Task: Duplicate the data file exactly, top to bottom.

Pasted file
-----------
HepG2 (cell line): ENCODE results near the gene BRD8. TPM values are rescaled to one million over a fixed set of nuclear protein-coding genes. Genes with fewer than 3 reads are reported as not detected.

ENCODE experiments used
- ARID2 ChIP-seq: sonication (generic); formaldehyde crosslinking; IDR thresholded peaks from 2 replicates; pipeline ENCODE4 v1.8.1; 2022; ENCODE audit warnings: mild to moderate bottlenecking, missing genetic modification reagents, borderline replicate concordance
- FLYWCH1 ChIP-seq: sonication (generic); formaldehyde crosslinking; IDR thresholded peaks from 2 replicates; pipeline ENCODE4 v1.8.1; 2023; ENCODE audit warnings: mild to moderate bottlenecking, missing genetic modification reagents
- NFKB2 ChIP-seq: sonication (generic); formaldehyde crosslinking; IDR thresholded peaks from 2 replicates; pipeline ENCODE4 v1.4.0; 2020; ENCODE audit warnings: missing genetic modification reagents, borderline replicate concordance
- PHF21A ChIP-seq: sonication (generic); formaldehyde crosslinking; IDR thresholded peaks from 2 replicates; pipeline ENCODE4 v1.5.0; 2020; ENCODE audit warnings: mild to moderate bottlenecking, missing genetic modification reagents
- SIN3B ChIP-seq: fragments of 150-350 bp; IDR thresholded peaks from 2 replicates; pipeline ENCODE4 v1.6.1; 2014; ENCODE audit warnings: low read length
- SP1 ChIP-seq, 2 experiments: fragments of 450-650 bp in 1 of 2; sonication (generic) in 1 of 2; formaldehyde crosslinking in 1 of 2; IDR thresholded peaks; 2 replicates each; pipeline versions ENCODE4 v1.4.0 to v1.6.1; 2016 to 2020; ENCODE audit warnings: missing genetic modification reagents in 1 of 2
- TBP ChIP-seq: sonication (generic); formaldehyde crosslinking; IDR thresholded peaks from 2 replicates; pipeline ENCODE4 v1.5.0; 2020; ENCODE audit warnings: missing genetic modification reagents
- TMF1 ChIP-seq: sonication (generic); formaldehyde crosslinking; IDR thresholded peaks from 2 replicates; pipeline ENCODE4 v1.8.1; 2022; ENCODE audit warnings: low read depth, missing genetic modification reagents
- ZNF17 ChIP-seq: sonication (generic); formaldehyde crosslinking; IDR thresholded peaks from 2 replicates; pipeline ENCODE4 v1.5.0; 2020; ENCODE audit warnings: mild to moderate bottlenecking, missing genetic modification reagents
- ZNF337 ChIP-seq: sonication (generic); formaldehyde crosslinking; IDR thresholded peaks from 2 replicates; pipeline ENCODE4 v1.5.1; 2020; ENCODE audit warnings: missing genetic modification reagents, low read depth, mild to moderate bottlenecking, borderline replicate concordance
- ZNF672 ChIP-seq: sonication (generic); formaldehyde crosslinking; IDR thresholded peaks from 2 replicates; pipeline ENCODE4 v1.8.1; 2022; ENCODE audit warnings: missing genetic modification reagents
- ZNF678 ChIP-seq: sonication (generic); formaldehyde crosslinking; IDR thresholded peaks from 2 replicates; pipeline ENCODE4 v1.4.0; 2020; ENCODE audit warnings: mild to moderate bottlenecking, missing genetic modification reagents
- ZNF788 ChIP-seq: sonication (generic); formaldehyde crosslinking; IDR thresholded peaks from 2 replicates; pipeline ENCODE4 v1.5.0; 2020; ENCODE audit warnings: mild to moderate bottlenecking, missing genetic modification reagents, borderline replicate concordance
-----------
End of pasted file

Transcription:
HepG2 (cell line): ENCODE results near the gene BRD8. TPM values are rescaled to one million over a fixed set of nuclear protein-coding genes. Genes with fewer than 3 reads are reported as not detected.

ENCODE experiments used
- ARID2 ChIP-seq: sonication (generic); formaldehyde crosslinking; IDR thresholded peaks from 2 replicates; pipeline ENCODE4 v1.8.1; 2022; ENCODE audit warnings: mild to moderate bottlenecking, missing genetic modification reagents, borderline replicate concordance
- FLYWCH1 ChIP-seq: sonication (generic); formaldehyde crosslinking; IDR thresholded peaks from 2 replicates; pipeline ENCODE4 v1.8.1; 2023; ENCODE audit warnings: mild to moderate bottlenecking, missing genetic modification reagents
- NFKB2 ChIP-seq: sonication (generic); formaldehyde crosslinking; IDR thresholded peaks from 2 replicates; pipeline ENCODE4 v1.4.0; 2020; ENCODE audit warnings: missing genetic modification reagents, borderline replicate concordance
- PHF21A ChIP-seq: sonication (generic); formaldehyde crosslinking; IDR thresholded peaks from 2 replicates; pipeline ENCODE4 v1.5.0; 2020; ENCODE audit warnings: mild to moderate bottlenecking, missing genetic modification reagents
- SIN3B ChIP-seq: fragments of 150-350 bp; IDR thresholded peaks from 2 replicates; pipeline ENCODE4 v1.6.1; 2014; ENCODE audit warnings: low read length
- SP1 ChIP-seq, 2 experiments: fragments of 450-650 bp in 1 of 2; sonication (generic) in 1 of 2; formaldehyde crosslinking in 1 of 2; IDR thresholded peaks; 2 replicates each; pipeline versions ENCODE4 v1.4.0 to v1.6.1; 2016 to 2020; ENCODE audit warnings: missing genetic modification reagents in 1 of 2
- TBP ChIP-seq: sonication (generic); formaldehyde crosslinking; IDR thresholded peaks from 2 replicates; pipeline ENCODE4 v1.5.0; 2020; ENCODE audit warnings: missing genetic modification reagents
- TMF1 ChIP-seq: sonication (generic); formaldehyde crosslinking; IDR thresholded peaks from 2 replicates; pipeline ENCODE4 v1.8.1; 2022; ENCODE audit warnings: low read depth, missing genetic modification reagents
- ZNF17 ChIP-seq: sonication (generic); formaldehyde crosslinking; IDR thresholded peaks from 2 replicates; pipeline ENCODE4 v1.5.0; 2020; ENCODE audit warnings: mild to moderate bottlenecking, missing genetic modification reagents
- ZNF337 ChIP-seq: sonication (generic); formaldehyde crosslinking; IDR thresholded peaks from 2 replicates; pipeline ENCODE4 v1.5.1; 2020; ENCODE audit warnings: missing genetic modification reagents, low read depth, mild to moderate bottlenecking, borderline replicate concordance
- ZNF672 ChIP-seq: sonication (generic); formaldehyde crosslinking; IDR thresholded peaks from 2 replicates; pipeline ENCODE4 v1.8.1; 2022; ENCODE audit warnings: missing genetic modification reagents
- ZNF678 ChIP-seq: sonication (generic); formaldehyde crosslinking; IDR thresholded peaks from 2 replicates; pipeline ENCODE4 v1.4.0; 2020; ENCODE audit warnings: mild to moderate bottlenecking, missing genetic modification reagents
- ZNF788 ChIP-seq: sonication (generic); formaldehyde crosslinking; IDR thresholded peaks from 2 replicates; pipeline ENCODE4 v1.5.0; 2020; ENCODE audit warnings: mild to moderate bottlenecking, missing genetic modification reagents, borderline replicate concordance